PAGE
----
Facts About Healthcare Industry Cyber Threats and the Supply Chain Helping Criminal Activity

All through the pandemic, cybercriminals took advantage of new opportunities and have been attacking hospitals, medical clinics, and other companies and organizations on the front line in fighting against COVID.

 

Ransomware attacks on the healthcare sector went up in 2020, particularly in the fall when a coordinated campaign got a lot of healthcare victims. Ransomware is still a big threat to the healthcare industry and the increased number of attacks have carried on into 2021.

 

The latest CTIL League report gives additional details on these attacks and a few of the tactics used to target the healthcare industry in 2020. The report discusses the work done by the CTIL Dark team, which keeps track of the darknet and deep web for signs of data breaches and cybercriminal activity that can impact the healthcare sector or general public health.

 

This is the first report issued that features the discoveries and successes of the CTIL Dark team, and explores the reality of healthcare ransomware attacks including the dark markets – where the buying and selling of healthcare networks access happen.

 

In 2020, the investigation of the CTIL Dark team confirmed the following primary ransomware gangs targeting the healthcare industry: Maze, Conti, REvil, Netwalker, and Ryuk. These five groups have conducted over 100 ransomware attacks on the healthcare market, two-thirds of which were in Europe and North America. The attacks executed by these groups accounted for 75% of all attacks in 2020.

 

The surge in ransomware attacks in 2020 was ascribed to the ease at which the healthcare sector could be attacked and the elevated dominance of the market throughout the pandemic, and no healthcare company was attack-proof. Although attacks on large healthcare companies were favored because they have the ability to pay high ransom demands, in the fall, ransomware attacks on small- to medium-sized hospitals and clinics increased.

 

Ransomware attacks often dominate the news reports because of the big impact of these ransomware attacks on healthcare organizations and their patients. Hospitals are compelled to opt for pen and paper, consultations normally get cancelled, and patient information is commonly leaked on the internet and sold to lots of cybercriminals. What is not well understood is the supply chain that makes these attacks possible.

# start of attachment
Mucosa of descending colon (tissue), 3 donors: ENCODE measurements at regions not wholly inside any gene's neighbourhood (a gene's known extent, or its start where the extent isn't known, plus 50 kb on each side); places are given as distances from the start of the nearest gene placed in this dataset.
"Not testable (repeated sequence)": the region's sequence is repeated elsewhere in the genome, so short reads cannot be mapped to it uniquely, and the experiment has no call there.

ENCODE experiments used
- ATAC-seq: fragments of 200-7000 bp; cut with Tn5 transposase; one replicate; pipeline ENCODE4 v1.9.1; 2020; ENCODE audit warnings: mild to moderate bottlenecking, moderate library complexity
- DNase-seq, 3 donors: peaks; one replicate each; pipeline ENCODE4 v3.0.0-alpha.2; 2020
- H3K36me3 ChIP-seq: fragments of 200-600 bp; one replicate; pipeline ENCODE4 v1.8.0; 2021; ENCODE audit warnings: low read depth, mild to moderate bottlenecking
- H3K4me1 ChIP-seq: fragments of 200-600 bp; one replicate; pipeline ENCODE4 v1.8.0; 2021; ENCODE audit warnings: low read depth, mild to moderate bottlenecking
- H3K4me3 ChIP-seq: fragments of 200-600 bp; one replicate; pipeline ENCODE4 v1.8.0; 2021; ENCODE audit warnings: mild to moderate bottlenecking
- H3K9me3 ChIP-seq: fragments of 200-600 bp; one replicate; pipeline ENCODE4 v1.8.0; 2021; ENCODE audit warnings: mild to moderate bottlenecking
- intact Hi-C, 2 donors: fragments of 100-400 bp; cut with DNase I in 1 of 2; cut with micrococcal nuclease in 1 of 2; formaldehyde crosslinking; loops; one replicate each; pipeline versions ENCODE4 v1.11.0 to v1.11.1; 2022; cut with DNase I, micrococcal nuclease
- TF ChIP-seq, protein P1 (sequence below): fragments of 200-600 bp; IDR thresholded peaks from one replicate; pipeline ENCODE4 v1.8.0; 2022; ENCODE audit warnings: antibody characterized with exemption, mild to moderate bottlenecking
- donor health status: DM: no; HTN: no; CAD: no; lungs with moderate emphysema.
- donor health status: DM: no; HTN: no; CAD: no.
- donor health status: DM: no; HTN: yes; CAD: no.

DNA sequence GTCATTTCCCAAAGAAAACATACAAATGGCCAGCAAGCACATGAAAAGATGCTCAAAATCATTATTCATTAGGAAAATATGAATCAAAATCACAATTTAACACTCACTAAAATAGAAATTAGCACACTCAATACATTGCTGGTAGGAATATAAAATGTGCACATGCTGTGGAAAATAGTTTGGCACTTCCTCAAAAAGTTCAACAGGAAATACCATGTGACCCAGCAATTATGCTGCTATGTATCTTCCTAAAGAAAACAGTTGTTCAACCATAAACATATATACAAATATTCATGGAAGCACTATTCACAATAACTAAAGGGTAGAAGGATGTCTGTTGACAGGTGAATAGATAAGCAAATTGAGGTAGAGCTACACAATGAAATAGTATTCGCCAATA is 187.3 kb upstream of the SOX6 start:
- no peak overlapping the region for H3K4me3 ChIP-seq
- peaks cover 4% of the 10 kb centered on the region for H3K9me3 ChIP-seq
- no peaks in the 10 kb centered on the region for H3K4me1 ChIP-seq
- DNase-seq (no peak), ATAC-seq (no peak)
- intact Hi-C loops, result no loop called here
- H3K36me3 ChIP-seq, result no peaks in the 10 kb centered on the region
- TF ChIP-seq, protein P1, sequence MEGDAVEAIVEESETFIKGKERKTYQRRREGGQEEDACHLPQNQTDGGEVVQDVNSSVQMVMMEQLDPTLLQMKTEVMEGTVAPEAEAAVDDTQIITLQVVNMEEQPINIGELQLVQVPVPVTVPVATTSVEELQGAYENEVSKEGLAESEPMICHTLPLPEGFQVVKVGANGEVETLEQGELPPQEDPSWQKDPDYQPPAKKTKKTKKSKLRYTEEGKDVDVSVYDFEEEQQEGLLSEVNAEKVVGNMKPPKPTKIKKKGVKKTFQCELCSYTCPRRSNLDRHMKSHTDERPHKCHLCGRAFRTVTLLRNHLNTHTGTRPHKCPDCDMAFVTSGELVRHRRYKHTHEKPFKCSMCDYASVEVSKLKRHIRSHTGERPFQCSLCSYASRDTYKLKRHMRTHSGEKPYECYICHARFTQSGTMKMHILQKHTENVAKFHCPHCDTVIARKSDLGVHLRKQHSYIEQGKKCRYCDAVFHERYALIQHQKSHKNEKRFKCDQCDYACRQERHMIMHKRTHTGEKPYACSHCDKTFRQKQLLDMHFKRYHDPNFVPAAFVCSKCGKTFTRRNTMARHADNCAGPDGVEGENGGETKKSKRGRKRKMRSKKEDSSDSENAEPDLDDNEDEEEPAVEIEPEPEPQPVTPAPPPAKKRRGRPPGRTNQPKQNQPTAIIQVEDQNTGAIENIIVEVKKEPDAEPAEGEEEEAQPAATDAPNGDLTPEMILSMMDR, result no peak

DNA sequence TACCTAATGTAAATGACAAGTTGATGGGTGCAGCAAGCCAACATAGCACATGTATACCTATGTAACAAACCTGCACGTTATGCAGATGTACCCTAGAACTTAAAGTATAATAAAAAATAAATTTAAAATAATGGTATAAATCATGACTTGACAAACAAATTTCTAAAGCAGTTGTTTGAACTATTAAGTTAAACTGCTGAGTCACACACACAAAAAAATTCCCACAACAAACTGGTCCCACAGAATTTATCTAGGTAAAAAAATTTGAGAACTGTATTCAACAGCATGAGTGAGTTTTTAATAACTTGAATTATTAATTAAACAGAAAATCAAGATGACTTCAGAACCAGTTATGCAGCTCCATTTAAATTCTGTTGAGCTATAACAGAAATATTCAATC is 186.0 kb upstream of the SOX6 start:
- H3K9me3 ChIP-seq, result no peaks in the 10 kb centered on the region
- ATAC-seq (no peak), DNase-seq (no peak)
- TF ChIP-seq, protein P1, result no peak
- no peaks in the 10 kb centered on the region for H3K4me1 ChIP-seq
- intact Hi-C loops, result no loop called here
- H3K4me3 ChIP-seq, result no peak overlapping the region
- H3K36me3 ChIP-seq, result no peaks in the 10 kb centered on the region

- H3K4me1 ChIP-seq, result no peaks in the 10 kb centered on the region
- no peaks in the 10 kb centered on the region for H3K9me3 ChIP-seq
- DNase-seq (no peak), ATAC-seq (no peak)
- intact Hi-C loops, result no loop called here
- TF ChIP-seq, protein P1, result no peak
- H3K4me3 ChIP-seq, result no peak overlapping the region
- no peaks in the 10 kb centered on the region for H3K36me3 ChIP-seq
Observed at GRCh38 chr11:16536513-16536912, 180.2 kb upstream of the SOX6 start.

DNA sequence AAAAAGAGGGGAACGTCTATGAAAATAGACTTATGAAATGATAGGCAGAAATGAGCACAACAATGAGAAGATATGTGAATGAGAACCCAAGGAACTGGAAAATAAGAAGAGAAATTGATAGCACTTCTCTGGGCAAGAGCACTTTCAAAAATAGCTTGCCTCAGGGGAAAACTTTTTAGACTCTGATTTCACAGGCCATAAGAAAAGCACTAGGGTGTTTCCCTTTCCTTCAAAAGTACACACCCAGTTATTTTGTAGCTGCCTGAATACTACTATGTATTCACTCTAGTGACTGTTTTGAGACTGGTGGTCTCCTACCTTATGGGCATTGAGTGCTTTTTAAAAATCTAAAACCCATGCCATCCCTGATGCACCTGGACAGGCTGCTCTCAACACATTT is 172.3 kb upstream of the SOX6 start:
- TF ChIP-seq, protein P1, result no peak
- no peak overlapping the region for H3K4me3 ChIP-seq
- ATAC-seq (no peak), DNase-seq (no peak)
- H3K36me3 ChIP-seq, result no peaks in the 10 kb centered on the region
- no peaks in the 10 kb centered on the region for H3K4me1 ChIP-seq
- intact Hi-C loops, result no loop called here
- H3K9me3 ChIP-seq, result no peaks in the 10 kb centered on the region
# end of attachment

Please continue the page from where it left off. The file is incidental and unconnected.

Throughout the pandemic, the need for backdoor access to healthcare systems increased substantially. The number of criminals giving access also increased. The supply chains used to give credentials for healthcare networks to ransomware groups and other threat actors noticed a significantly lower barrier to conducting cyberattacks on the field.

 

2020 saw a spike in the number of Initial Access Brokers. These hackers target and breach vulnerable networks and then sell access to the highest bidding ransomware gang and/or affiliates. The CTIL Dark team claims twice the number of Initial Access Brokers in Q2 of 2020 and Q4 of 2020. Experienced hackers that could breach healthcare sites frequently join ransomware-as-a-service operations as affiliates. In 2020, a number of RaaS operations began recruitment drives targeting people who already had access to healthcare systems and could carry out a lot of attacks.

 

The CTIL Dark team notices that ransomware attacks are turning out to be more extensive, focused, and coordinated, with threat groups usually partnering and sharing resources and data. In 2020, the ransomware activity looked into by the team most often had attacks on perimeter vulnerabilities for example unpatched systems and not strong passwords in remote connectivity solutions, instead of phishing attacks.

 

The CTIL Dark team additionally discovered a higher number of databases that contain PHI being offered on darknet forums for use in specific attacks on patients, and worker databases for targeting healthcare workers to obtain access to healthcare networks.

 

Phishing attacks surged in 2020, with opportunistic threat actors leaving their typical campaigns and moving over to COVID-19 themed campaigns that tightly mirrored equipment shortages and knowledge gaps. Scams were carried out in reply to the lack in COVID-19 tests and PPE, accompanied by phony offers of antibody blood. When hydroxyquinoline was promoted as a game-changer for COVID-19 treatment, darknet suppliers stopped offering cocaine and offered doses of the drug. Right now, as the vaccine rollout began, scammers have moved to presenting bogus vaccines.

 

CTIL has forecasted that attacks aimed towards the healthcare field will likely go higher in 2021 as opposed to diminish, so it is important for healthcare establishments to stay on high alert and take advantage of data from cybersecurity providers, law enforcement, health-ISACs, and companies like CTIL league and enforce policies, guidelines, and protections to fight these threats.